In the northern Bangladesh district of Kurigram, disaster had struck in late July 2002. Hundreds of kilometres to the west, in Rajasthan, drought stalked the land, but northern Bangladesh was flooded with excess water pouring in from the Subcontinent's northeastern stretches. Millions of survivors abandoned their homes for the relative security of marginally higher ground. The death toll, at that point reaching only into the low hundreds, included nearly as many deaths by diarrhoea as by drowning. Several people had died of snake bites, and relief workers were wading through submerged villages delivering what little aid there was. There was not nearly enough food or medicine for all those in need. "We could provide relief to only a small number of flood victims", explained a relief worker in Sirajganj.

Yet while the mounting human toll of Asia's swollen rivers daily added new names to its death registers, the world's rich averted their eyes, preferring to see instead the threatened historic districts and city centres of the Czech Republic, Germany and Austria. In scenes made familiar through up-to-the-minute satellite coverage, floodwater filled subway stations in Prague's old city, endangered postcard landmarks such as the Charles Bridge and the National Opera, and devastated corners of the city dubbed by BBC World "a jewel of Central Europe". Just across the north-western Czech border, one of the German cultural capitals, Dresden, mobilised thousands of emergency workers and volunteers to save famous architectural landmarks like the Zwinger Palace and the Semper Opera House. Czech officials also organised the populace for flood fighting, and went so far as to airlift animals from the Prague zoo to safety. The summer floods, now safely in recess, claimed about 100 lives in the Czech Republic, Austria, Germany, Russia and Romania together.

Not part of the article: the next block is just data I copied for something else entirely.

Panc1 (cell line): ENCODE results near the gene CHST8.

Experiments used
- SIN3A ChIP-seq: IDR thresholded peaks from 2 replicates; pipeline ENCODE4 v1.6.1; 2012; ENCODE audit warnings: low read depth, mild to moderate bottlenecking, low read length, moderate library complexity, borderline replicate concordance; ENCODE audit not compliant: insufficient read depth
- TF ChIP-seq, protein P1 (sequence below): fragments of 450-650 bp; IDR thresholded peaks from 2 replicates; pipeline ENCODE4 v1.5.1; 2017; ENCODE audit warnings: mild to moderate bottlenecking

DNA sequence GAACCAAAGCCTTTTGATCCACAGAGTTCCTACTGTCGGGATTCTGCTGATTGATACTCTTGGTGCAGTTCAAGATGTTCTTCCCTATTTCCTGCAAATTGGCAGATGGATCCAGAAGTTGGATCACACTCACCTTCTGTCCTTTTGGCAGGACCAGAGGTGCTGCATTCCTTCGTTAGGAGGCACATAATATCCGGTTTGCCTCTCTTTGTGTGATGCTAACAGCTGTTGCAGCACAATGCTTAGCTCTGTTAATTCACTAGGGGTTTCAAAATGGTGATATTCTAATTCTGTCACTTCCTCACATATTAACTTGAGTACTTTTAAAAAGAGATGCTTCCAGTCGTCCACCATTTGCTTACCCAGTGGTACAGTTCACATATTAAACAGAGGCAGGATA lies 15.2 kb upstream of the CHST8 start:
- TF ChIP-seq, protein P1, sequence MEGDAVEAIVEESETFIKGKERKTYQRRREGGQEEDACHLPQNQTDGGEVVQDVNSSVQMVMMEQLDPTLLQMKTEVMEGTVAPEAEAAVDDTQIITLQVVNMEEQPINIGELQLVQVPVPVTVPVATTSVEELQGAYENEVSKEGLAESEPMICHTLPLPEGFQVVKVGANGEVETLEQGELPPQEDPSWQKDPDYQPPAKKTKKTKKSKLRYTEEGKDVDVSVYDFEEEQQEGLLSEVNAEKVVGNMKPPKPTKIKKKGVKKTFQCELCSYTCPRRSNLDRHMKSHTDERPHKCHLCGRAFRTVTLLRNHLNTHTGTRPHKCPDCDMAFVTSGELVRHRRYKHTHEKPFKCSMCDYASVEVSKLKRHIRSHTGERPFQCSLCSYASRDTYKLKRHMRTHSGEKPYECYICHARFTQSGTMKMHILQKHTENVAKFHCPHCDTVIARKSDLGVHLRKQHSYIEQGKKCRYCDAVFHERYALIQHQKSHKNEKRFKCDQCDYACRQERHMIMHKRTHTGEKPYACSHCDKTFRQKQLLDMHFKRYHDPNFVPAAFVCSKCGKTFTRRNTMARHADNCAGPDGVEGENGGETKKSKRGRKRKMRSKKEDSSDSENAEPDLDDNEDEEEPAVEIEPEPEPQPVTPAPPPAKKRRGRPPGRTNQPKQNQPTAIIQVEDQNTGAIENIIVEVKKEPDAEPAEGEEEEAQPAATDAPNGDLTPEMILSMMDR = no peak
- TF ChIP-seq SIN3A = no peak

Loading content, please wait...
Himal Southasian